Edward Hopper's Nighthawks

Nighthawks (1942). The Art Institute of Chicago.

When Edward Hopper [wiki] set out to depict New York City on canvas, he didn't look to the Empire State Building or the Statue of Liberty. He didn't focus on Central Park or Times Square. Instead, he found his inspiration in the ordinary - an anonymous diner on an inconspicuous street in Greenwich Village. But that was Hopper. Unaffected by fantastic vistas, he sought out the mundane - be it in office buildings or shop windows - to highlight the extraordinary. Who knew an image of nighttime New Yorkers hunched over their coffee would capture the mood of the city better than any breathtaking skyline ever could? [Image Credit: Rétropesctive d'Edward Hopper]

The Art of the Matter

NO WAY OUT: Look closely; there's no entrance to this diner. We as observers are shut out, and the figures are trapped within. The only door looks to be a service exit to the kitchen, so the only figure who can escape is the busboy, who is separated from the diners not only by the counter, but also by his white-clothed innocence and youth.

IT MOVES IN MYSTERIOUS WAYS: Hopper used angles to bring movement to his paintings. Notice the intersecting lines in "Nighthawks." The base of the diner is angled to intersect with the angle of the street and the verticals of the window frames. Look at it another way, and the diner forms a wedge that's like the bow of a ship running into the solid row of shop buildings.

TAKE MY WIFE, PLEASE: Hopper used his wife, artist Jo Nivison, as the model for most of his female figures, including the woman in "Nighthawks." But Hopper wasn't interested in making his figures seem individualistic. Rather, he refrained from giving them unique features, as to increase their anonymity.

SHEDDING SOME LIGHT: The bright light in the diner has the yellowish cast of fluorescent bulbs. Being artificial light, it changes the woman's skin tone and reflects harshly off the silver of the coffee urns.

Edward Hopper was born on July 22, 1882, in Nyack, N.Y., a small town on the Hudson River. An awkward and lanky adolescent (eventually topping off at 6'4"), Hopper was the quiet loner type. Fortunately, his interest in art coaxed him out of his shell enough to pursue magazine illustration at the New York School of Art. There, Hopper worked under the artist Robert Henri, one of the leading painters in the artistic movement known as the Ashcan School - a form of realism that emphasized the documentation of everyday life in the big city. And as "Nighthawks" clearly illustrates, Hopper retained Henri's emphasis on urban scenes throughout his career.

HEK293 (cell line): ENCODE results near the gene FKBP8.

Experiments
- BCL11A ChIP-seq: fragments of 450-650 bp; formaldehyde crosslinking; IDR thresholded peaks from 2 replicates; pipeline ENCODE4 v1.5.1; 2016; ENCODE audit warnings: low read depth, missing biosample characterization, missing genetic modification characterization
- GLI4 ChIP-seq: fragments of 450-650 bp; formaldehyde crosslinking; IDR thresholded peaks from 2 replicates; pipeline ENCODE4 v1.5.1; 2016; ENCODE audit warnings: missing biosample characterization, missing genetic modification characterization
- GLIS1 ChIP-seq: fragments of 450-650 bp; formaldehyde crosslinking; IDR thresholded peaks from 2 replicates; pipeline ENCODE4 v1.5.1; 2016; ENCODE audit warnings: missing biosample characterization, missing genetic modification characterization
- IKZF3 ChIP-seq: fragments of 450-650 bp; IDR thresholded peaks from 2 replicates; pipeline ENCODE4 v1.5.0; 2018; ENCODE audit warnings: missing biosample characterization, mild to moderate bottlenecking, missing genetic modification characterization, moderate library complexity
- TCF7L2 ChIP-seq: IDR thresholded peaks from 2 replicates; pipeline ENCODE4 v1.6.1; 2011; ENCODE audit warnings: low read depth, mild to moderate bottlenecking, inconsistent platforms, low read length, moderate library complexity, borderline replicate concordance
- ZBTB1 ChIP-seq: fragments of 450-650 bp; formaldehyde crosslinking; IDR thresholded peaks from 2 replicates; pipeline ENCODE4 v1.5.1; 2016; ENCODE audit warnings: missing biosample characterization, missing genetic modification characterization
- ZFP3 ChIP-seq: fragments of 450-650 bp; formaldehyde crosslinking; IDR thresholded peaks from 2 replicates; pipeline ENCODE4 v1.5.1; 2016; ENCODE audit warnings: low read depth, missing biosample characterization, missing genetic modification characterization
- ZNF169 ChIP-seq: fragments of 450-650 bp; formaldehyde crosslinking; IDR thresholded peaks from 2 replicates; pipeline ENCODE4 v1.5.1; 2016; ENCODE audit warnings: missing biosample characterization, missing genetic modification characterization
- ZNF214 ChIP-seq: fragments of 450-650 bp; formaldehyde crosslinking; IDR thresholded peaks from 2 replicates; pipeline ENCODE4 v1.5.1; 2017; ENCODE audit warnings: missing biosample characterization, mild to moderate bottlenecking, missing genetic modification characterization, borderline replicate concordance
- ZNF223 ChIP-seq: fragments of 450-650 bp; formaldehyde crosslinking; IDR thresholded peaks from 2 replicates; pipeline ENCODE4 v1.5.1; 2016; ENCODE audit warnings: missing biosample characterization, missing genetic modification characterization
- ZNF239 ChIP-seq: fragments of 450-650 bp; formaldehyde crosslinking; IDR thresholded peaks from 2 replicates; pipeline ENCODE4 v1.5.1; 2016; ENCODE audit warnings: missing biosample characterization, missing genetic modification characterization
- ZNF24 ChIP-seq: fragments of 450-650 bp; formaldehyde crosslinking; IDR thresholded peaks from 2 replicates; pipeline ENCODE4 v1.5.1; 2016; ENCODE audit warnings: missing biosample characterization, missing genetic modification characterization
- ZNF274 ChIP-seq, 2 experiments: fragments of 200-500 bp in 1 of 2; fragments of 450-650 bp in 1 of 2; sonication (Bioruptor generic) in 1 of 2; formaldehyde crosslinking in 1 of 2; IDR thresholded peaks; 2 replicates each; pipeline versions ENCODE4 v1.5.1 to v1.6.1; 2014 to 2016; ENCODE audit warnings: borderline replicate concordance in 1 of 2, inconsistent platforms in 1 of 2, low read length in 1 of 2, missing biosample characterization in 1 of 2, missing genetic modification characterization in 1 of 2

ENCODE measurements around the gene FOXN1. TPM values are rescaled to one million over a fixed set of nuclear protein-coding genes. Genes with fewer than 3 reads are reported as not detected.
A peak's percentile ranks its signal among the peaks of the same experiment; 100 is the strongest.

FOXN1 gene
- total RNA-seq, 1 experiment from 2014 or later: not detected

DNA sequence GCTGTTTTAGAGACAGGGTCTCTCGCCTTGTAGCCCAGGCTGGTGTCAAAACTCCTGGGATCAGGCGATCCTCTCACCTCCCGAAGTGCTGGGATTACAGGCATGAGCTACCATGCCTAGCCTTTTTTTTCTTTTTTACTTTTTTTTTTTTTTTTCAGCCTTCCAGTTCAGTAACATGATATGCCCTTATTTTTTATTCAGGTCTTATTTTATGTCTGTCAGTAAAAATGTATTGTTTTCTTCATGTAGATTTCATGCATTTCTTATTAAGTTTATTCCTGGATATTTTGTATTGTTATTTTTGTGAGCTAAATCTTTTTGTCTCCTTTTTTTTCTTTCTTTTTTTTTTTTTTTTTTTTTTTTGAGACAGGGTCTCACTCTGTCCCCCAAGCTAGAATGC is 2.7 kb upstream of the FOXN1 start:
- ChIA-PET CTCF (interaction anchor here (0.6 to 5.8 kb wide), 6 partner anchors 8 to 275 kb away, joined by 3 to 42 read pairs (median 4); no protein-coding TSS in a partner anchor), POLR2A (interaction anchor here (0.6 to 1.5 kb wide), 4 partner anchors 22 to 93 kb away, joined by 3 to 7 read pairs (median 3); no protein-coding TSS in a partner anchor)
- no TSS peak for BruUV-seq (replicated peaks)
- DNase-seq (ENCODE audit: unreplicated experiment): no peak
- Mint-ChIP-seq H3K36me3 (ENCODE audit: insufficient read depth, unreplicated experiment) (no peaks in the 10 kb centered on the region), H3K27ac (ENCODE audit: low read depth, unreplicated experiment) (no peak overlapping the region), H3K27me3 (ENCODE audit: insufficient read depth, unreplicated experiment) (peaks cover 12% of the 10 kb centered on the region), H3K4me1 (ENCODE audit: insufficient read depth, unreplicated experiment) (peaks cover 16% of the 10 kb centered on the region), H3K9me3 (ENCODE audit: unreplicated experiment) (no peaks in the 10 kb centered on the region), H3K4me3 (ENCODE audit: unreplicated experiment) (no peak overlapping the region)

Further inspiration came after Hopper's formal education was behind him. Like most young artists, he felt the draw of Europe, making several trips to Paris during his 20s. At the time, France was abuzz with movements like Fauvism and Cubism, but Hopper took an intense interest in the more old-fashioned Impressionism. Specifically, he was fascinated by their treatment of light, which left an indelible print on his life as an artist.

Hopper returned to the United States, but his artistic success was more than a little slow in coming. For years, he supported himself by illustrating for advertising agencies, a job he loathed. In fact, Hopper was known to walk around the block of the office several times before being able to force himself inside.

It wasn't until the mid-1920s, when Hopper was in his 40s, that he began to gain enough recognition to allow him to pursue art full time. So perhaps it's no coincidence that it was also around this time, in 1924, that Hopper married fellow artist Josephine Nivison. While Jo's diaries reveal their relationship to be complicated and contentious, the two were inseparable. They adopted an existence that was simple, bordering on sparse - but it was a lifestyle that surrounded Hopper with artistic inspiration. In the winter, the couple lived in a fourth-floor studio in Greenwich Village's Washington Square, while their summers were spent in a scantily furnished cottage on Cape Cod. Hopper's two major artistic subjects? The city and the seaside.

As is the case with all of his work, Hopper's country paintings are characterized by their treatment of light. In "The Lighthouse at Two Lights" (1929), for example, the mid-morning rays hitting the building's white cylinder are so bright, the lighthouse seems to glow. But Hopper's paintings are also characterized by the mood of intense isolation they convey. "House by the Railroad" (1925) shows a lone Victorian mansion cut off at its base by the slashing horizontal line of railroad tracks. While the side of the house is brightly lit, the front is ominously dark. In fact, the painting is said to have inspired Alfred Hitchcock, who used it as the model for the Bates Hotel in "Psycho."